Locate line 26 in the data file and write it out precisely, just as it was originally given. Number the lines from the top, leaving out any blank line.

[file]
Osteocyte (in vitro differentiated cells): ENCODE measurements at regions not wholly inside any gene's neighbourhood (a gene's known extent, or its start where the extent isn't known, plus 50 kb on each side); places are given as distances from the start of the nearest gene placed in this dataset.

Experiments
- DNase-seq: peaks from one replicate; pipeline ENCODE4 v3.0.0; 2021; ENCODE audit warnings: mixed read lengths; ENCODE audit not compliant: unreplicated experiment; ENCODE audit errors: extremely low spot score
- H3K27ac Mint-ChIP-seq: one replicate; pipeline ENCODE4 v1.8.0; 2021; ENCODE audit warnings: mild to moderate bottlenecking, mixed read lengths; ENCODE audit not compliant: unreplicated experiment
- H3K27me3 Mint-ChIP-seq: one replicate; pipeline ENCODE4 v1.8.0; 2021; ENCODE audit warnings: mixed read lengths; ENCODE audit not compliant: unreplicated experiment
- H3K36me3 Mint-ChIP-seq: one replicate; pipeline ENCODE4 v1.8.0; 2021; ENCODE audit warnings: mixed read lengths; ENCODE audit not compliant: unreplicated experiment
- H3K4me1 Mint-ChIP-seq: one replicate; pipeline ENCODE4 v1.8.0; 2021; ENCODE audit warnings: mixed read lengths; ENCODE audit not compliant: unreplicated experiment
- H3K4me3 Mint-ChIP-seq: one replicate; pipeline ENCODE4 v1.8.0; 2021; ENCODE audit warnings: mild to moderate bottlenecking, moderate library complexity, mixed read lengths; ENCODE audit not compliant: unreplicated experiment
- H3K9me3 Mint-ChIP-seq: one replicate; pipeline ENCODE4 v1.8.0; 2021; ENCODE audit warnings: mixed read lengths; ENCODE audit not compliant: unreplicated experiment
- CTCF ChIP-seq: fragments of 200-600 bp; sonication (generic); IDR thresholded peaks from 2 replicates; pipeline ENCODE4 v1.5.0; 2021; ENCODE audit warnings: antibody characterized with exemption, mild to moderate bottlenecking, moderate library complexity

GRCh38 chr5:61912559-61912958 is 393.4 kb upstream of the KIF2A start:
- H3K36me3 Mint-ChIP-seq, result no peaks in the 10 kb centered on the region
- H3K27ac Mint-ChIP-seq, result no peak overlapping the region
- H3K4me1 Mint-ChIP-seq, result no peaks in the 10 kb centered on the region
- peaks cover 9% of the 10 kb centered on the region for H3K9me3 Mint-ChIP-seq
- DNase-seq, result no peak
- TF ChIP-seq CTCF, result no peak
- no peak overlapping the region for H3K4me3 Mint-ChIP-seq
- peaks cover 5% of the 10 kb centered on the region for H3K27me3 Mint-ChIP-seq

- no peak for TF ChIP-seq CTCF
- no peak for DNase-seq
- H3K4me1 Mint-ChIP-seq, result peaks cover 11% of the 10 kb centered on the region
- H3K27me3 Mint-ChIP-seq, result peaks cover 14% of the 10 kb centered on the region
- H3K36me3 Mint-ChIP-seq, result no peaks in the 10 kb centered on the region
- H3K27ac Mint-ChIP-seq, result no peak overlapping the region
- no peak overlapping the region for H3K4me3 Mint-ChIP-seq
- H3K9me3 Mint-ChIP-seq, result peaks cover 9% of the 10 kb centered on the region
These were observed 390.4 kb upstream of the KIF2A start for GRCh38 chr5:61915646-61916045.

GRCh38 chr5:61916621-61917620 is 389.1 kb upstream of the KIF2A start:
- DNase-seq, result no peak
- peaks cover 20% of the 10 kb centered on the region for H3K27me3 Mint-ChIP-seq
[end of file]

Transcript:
- no peak overlapping the region for H3K4me3 Mint-ChIP-seq